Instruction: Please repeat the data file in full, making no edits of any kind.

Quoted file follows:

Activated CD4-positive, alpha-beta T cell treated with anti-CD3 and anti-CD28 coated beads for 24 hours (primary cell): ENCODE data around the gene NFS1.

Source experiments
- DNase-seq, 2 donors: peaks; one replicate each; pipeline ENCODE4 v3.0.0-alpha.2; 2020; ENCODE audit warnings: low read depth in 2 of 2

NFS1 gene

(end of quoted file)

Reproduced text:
Activated CD4-positive, alpha-beta T cell treated with anti-CD3 and anti-CD28 coated beads for 24 hours (primary cell): ENCODE data around the gene NFS1.

Source experiments
- DNase-seq, 2 donors: peaks; one replicate each; pipeline ENCODE4 v3.0.0-alpha.2; 2020; ENCODE audit warnings: low read depth in 2 of 2

NFS1 gene